The U.S. Environmental Protection Agency (EPA) is taking its denial of science a step further. The New York Times first announced last year. Unfortunately the latest version of the document looks even worse than the last.
In an effort to supposedly increase the transparency of the science behind environmental regulations, the EPA wants American scientists to share all the data and information behind their research publicly, including private patient data, before the agency uses it to base regulations on. Public health research, however, requires pulling data from thousands of individuals whose information is kept confidential. Even though that data remains confidential, studies are peer reviewed by outside experts before being published. But the EPA proposal would make so peer review alone isn’t enough for a study to be used in rule-making.
The Times is reporting that the latest draft of the proposal would affect regulations that are already in place. If the Trump administration can make a case for the proposal once it’s finalised next year, it would make it easier for it to continue rolling back environmental and public health protections. A proposal like this is almost certain to head to the courts, John Bachmann, former EPA associate director for science, policy, and new programs for Office of Air and Radiation, told Earther.
“I think they’re going to get sued and lose when it gets down to promulgating this thing,” he said.
A lot of that will depend on what the proposal looks like when it’s finalised. EPA spokesperson Corry Schiermeyer wrote in an email to Earther that the draft the Times obtained is a “draft version of the Supplemental, not the actual text submitted to [the Office of Management and Budget].” On November 8, the agency submitted a draft supplemental federal register notice to the office that modified its initial proposal from 2018. The agency got public comment on the main new rule proposal last year, but now it will take comment only on these additions, Schiermeyer said in the email.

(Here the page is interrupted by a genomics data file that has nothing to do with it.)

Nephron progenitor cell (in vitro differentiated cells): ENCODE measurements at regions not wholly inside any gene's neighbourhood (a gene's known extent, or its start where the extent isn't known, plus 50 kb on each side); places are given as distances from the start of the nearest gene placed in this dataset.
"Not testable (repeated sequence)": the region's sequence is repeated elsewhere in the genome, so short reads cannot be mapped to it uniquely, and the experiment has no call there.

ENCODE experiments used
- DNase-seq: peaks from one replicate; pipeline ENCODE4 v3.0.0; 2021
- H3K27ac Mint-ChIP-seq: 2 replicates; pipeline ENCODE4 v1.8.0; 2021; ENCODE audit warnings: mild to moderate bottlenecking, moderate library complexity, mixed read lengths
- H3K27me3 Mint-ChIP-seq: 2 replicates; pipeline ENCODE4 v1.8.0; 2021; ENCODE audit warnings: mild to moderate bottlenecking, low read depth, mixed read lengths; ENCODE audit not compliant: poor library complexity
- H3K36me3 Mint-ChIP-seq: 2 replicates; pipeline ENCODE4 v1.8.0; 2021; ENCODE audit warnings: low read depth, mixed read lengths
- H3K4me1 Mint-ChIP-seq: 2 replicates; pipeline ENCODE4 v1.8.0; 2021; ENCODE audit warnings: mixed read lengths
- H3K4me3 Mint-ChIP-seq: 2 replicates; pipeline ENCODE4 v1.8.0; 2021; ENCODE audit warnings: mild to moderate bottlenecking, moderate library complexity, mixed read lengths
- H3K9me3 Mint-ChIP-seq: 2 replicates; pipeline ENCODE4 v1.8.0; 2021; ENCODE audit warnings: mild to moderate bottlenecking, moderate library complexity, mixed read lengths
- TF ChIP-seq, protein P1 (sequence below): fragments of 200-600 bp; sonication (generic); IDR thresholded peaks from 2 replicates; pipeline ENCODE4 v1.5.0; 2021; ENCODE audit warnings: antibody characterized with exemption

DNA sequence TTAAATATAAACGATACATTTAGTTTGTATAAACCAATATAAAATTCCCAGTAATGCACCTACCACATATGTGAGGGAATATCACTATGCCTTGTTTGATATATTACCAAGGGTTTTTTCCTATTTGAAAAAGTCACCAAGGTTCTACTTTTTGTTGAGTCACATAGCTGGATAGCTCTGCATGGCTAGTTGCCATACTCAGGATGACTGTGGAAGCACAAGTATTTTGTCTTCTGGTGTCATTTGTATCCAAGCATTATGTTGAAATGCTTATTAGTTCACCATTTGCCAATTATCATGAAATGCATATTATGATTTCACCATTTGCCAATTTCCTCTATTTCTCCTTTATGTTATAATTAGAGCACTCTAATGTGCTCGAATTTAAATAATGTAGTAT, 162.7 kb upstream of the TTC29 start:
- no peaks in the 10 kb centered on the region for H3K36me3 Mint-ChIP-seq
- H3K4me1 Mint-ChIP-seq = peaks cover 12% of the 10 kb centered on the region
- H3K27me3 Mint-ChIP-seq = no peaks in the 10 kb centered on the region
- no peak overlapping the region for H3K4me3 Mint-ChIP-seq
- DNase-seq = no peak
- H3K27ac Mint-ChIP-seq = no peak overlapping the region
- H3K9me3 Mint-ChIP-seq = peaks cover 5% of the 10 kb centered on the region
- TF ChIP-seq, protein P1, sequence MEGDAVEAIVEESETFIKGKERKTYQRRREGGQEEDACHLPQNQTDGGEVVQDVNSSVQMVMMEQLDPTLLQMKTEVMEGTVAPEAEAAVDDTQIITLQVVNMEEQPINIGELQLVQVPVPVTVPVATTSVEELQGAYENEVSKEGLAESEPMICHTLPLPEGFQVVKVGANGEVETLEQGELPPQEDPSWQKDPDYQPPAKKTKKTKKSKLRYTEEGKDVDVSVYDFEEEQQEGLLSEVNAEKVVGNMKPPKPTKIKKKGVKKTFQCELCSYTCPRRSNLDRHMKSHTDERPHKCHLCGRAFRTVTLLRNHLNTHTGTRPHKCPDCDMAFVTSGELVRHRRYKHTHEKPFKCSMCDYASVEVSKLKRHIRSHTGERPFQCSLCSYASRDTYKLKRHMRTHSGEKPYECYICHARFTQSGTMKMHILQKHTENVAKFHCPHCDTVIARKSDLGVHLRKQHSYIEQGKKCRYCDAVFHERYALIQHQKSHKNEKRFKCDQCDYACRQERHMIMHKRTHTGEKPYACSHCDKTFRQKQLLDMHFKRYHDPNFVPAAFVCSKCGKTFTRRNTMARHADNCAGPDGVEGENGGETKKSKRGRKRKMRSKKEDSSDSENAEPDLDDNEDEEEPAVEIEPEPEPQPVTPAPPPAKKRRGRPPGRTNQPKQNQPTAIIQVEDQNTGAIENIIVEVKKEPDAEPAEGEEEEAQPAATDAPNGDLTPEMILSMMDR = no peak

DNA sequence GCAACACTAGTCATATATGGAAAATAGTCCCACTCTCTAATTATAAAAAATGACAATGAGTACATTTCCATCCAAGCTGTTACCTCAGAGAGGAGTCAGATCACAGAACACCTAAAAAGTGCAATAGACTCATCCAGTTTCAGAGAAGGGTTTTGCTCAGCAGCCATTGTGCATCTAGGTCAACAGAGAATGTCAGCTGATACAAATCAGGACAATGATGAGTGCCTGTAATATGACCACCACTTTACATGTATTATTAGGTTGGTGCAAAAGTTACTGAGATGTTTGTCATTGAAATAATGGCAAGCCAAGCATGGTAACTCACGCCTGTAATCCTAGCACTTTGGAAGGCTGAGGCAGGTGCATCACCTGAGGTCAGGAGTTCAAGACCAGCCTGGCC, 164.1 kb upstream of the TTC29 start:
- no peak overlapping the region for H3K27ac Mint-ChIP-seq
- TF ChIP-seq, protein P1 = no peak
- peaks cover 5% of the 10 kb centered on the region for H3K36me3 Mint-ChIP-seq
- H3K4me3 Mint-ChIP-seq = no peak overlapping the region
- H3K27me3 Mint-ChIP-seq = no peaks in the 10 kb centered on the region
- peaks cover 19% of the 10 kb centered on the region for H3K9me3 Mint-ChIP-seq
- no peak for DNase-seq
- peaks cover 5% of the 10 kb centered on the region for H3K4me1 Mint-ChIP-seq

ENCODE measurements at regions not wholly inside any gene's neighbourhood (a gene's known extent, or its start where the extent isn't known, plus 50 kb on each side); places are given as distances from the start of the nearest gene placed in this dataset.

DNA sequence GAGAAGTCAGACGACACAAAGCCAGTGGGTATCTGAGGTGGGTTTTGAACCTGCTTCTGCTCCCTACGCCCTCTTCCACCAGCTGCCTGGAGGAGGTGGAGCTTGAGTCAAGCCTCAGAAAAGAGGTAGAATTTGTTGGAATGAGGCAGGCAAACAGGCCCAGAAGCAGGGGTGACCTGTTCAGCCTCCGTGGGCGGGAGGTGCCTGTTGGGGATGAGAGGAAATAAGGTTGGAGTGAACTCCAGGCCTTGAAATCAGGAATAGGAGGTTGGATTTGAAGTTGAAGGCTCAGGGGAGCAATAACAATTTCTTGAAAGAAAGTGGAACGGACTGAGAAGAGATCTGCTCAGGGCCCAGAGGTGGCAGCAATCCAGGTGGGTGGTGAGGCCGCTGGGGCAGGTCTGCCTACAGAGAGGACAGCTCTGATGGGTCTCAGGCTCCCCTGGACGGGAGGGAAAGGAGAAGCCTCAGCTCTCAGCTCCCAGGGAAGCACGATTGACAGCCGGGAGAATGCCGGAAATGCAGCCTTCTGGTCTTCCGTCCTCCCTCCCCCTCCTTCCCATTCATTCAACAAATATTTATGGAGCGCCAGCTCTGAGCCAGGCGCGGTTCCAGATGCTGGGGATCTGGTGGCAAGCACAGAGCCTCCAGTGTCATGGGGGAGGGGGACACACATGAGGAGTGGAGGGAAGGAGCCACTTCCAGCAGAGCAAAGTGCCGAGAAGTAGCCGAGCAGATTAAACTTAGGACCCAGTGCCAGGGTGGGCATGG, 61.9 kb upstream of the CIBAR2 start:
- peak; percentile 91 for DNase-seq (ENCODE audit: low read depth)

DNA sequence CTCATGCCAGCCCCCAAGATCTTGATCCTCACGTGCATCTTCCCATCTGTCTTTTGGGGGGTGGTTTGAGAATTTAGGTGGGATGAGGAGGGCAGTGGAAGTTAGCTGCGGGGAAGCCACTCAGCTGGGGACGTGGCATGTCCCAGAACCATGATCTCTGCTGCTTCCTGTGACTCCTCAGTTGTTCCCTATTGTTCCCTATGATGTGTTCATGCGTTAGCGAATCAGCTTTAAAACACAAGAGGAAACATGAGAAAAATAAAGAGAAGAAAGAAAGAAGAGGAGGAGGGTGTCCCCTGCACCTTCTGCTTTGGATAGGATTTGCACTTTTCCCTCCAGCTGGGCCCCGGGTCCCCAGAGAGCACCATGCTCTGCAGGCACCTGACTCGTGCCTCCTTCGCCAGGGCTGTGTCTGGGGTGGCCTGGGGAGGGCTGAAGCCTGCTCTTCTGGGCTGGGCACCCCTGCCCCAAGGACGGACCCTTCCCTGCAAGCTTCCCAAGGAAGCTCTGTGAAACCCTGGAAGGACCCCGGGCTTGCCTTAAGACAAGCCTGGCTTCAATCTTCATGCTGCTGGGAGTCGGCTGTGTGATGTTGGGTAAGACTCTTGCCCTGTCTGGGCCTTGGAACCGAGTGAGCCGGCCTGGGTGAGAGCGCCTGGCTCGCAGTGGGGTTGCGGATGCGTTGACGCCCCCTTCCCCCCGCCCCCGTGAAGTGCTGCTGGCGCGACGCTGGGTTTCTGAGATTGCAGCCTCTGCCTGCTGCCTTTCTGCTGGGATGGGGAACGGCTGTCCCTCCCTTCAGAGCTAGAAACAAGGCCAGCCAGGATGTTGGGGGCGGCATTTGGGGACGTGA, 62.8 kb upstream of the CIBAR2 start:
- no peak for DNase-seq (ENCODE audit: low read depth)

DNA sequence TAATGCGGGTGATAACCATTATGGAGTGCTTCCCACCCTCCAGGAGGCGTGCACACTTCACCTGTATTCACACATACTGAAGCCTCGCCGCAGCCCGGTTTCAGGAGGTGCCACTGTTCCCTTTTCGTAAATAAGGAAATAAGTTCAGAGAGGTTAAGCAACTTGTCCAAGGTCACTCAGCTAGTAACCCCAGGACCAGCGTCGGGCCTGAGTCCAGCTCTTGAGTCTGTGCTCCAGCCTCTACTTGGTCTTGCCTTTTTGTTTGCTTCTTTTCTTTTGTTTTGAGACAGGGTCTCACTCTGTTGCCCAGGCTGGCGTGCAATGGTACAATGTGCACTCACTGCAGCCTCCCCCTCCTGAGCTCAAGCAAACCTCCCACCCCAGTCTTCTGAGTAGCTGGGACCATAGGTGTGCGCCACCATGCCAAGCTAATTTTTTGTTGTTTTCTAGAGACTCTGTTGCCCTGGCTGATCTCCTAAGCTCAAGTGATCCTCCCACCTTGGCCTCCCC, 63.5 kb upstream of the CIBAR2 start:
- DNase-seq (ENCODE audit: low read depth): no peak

These changes largely revolve around what types of policies the proposal would impact. And now we know the answer: all of them.
“And that opens up all kinds of obvious problems,” Bachmann told Gizmodo. “There are, for example, risk assessments that are done based on older, toxicology studies that are maybe 10, 15 years old. What’s the likelihood that the scientists that did those studies kept all the data that would be needed to evaluate them? So does that mean industry could now sue EPA to withdraw a risk assessment that a regulation was based on because you can’t get data that was thrown away in the past? My goodness, they don’t even know, and that’s one of the biggest issues here.”
This proposal can be especially dangerous to the health of communities of colour in the U.S. that are often living near polluting facilities and will be directly impacted if regulations for, say, mercury or lead suffer at the hands of this policy. Plus, these communities”especially black and Native American”have a troubled history with the scientific community. Safeguarding their private information is a way scientists have tried to repair the trauma there. Releasing it is the opposite of what is needed to keep building trust.
The EPA won’t finalise this proposal until next year. Hopefully, the U.S. has got a new president in the White House by then who would just replace it with a new policy or roll it back altogether. If the U.S. is stuck with another four years of Trump, the final rule will likely fall in a judge’s hands.